It would have been a much better book if Collins wasn't so clearly biased against third wave feminists and had given a little more attention to women...moreIt would have been a much better book if Collins wasn't so clearly biased against third wave feminists and had given a little more attention to women of color and queer women.(less)
I absolutely adored Sam Kashner’s most recently published book, Furious Love: Elizabeth Taylor, Richard Burton, and the Marriage of the Century (co-wr...moreI absolutely adored Sam Kashner’s most recently published book, Furious Love: Elizabeth Taylor, Richard Burton, and the Marriage of the Century (co-written with Nancy Schoenberger), which ignited in me a new interest in the movies of Taylor and Burton, as well as the pre-1980s era of a Hollywood. When I saw he had written The Bad and the Beautiful: Hollywood In the Fifties–which captures the era through chapters on significant events, relationships, and scandals–I thought it would be a great way to get an overview of the decade from an author I enjoyed. And while at times the The Bad and the Beautiful overreaches in an attempt to cover ten years of eventful movie-making, it proved overall to be an entertaining, if overly ambitious, read. The following are a few of the book’s notable moments.
Rock Hudson is mostly remembered today for being one of the first gay male celebrities to succumb to AIDS in the 1980s, but in the 1950s he was the image of virile masculinity. Of course, the 1950s in the US being what they were, Hudson went to great lengths to prevent the public from discovering the truth about his sexuality. Kashner and MacNair detail that when Hudson lived with a man, he would have two telephone lines, one of which his boyfriend was not allowed to answer to ensure no one would find out they were cohabiting. I found tidbits like this intriguing, but not necessarily illuminating. Certain details of Rock Hudson’s life could (and do) fill entire books, and ultimately, I found this brief chapter too insubstantial to be fully engaging.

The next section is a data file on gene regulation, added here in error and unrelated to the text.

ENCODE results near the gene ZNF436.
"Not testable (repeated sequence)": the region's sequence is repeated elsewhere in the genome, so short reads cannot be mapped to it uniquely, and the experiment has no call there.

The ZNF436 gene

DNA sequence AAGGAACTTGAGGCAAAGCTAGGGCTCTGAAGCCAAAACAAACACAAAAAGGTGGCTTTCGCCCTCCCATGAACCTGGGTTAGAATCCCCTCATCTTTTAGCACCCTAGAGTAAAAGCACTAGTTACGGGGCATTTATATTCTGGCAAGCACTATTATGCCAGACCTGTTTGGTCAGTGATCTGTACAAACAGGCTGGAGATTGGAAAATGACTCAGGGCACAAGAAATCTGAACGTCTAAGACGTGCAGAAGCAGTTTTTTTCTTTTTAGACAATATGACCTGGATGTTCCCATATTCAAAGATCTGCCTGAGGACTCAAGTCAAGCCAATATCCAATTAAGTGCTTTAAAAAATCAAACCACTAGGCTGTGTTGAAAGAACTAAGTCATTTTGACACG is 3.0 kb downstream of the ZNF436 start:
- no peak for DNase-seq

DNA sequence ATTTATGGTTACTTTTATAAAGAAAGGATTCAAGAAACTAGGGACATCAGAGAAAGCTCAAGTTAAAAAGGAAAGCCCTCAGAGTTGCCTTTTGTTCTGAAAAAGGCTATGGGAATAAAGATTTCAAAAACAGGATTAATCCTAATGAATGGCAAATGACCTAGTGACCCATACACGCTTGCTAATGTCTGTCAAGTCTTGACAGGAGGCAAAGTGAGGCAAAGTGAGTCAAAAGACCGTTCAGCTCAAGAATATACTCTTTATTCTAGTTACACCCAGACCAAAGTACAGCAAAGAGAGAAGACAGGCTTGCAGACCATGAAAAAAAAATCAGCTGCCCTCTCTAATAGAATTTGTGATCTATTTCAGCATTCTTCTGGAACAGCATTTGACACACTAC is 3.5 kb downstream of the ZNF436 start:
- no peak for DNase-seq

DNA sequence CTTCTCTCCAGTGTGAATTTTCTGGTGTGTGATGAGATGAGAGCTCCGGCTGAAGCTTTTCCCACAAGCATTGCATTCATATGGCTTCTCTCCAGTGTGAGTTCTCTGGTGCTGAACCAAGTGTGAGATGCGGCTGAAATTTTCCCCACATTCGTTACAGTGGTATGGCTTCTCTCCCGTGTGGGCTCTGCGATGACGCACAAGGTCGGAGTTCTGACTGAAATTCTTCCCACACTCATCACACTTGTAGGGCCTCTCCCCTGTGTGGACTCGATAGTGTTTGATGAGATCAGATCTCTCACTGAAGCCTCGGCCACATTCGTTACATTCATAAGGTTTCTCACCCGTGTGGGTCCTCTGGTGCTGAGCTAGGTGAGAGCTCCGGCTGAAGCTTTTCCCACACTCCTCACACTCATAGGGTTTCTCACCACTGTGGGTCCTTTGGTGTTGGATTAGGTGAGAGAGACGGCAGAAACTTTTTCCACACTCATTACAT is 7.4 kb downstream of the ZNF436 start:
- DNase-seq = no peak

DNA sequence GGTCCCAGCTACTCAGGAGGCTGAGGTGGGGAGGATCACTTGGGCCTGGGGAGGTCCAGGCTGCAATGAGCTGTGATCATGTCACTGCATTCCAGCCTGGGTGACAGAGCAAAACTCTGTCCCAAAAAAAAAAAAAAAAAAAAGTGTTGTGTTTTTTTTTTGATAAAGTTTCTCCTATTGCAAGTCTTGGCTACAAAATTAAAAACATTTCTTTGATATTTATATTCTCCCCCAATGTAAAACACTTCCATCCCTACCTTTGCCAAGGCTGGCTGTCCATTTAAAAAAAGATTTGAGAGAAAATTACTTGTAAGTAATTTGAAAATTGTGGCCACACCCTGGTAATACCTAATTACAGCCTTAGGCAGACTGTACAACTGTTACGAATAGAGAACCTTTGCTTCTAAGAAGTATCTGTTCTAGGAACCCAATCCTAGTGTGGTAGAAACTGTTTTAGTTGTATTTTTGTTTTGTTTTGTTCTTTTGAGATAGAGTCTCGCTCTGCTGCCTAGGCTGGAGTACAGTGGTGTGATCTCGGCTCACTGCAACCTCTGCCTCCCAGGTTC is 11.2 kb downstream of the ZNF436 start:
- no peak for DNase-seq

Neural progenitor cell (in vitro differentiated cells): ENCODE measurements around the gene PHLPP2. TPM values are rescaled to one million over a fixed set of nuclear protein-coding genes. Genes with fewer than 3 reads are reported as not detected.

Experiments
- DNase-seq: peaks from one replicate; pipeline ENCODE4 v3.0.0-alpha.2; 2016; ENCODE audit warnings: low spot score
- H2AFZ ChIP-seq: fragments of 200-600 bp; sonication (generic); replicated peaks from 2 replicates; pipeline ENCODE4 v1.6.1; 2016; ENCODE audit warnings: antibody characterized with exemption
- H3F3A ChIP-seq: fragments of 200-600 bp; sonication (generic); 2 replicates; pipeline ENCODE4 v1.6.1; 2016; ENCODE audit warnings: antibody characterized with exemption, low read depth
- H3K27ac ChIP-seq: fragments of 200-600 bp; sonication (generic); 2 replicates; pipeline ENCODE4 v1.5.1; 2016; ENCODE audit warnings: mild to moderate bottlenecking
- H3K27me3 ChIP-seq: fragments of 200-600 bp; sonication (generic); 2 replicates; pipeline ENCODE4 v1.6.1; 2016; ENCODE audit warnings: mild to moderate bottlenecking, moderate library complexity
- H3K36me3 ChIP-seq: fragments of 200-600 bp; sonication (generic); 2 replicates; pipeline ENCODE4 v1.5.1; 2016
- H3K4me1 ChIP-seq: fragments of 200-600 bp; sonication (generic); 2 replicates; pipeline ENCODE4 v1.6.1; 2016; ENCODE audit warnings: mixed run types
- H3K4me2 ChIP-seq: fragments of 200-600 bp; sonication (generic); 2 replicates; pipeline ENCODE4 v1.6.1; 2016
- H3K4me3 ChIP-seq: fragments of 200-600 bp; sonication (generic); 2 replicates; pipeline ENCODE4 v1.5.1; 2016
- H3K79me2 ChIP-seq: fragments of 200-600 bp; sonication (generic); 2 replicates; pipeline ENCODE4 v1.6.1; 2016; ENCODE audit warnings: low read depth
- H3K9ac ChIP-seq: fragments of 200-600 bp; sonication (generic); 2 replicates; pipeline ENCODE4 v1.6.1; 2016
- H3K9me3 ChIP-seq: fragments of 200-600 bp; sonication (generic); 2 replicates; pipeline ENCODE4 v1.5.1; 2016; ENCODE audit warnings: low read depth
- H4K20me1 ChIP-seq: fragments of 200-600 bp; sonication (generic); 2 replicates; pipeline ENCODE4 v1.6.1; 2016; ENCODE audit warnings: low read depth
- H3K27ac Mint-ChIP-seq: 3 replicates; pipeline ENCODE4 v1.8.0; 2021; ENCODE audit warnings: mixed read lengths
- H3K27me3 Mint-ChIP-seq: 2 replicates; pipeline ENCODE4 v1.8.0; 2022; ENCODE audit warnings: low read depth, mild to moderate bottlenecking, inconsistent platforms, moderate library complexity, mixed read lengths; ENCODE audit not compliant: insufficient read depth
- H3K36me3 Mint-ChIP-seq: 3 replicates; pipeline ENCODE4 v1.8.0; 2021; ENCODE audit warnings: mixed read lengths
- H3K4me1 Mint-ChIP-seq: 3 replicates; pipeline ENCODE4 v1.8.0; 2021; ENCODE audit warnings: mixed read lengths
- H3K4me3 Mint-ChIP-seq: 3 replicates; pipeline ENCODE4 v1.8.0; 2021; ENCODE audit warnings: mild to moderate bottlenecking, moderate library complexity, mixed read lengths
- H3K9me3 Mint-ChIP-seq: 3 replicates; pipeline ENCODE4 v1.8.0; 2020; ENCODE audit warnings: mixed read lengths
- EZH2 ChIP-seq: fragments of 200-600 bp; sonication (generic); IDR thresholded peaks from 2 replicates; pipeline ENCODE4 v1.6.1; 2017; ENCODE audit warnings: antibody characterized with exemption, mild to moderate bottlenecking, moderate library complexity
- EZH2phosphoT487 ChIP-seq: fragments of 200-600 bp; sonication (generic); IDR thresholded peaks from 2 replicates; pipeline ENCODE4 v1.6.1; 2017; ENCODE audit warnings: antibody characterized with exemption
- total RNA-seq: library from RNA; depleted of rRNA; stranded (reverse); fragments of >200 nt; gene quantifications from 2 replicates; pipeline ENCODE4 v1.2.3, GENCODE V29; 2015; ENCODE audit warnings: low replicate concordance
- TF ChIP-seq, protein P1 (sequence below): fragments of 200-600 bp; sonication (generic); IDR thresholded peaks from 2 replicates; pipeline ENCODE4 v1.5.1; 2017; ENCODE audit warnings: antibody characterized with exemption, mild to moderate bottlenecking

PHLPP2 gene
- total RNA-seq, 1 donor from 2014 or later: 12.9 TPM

Another chapter that followed this “intrigue with too few details” theme was about the relationship between Sammy Davis Jr., and actress Kim Novak. Black men dating white women, no matter how famous the black man may have been, was simply not accepted by society in 1950s America (and was illegal in 22 states). Kashner and MacNair contend that Novak was the love of Davis’ life, but warnings of career ruination from studio directors forced the two to end their not-so-secret relationship. The brief paragraphs explaining this situation only managed to whet my appetite for the social and cultural implications of the relationship, as well as more information on Sammy Davis Jr.’s life.
The Bad and the Beautiful is at its best when tackling minor subjects (as opposed to mega-watt stars like Rock Hudson and Sammy Davis Jr.), as I discovered in the chapter on Peyton Place: the novel, its author, and the film adaptation of the book. Published in 1956, Peyton Place was written by a poor housewife from New England named Grace Metalious. The book was a sensation, selling in outrageous numbers and stirring the movie industry to clamor for the movie rights. They promised her she could “write the script” (only not really) and brought her out to Hollywood, where she at least got to hang out with celebrities for a little while. It’s an interesting subject not only because of the phenomenon that Peyton Place the movie (and later the TV show) became, but also because it explores the effects that sexism and classism had on the author and her family. The chapter really succeeds because the scope of the subject fits the scope of the chapter.
In summary, I loved the topic and the writing in The Bad and the Beautiful: Hollywood In the Fifties, but the lack of detail was frustrating. A worthy read for an overview of the decade, but I’ll definitely need to read more on the specific people, movies, and books mentioned within it to feel truly satisfied with my knowledge of the era and its stars.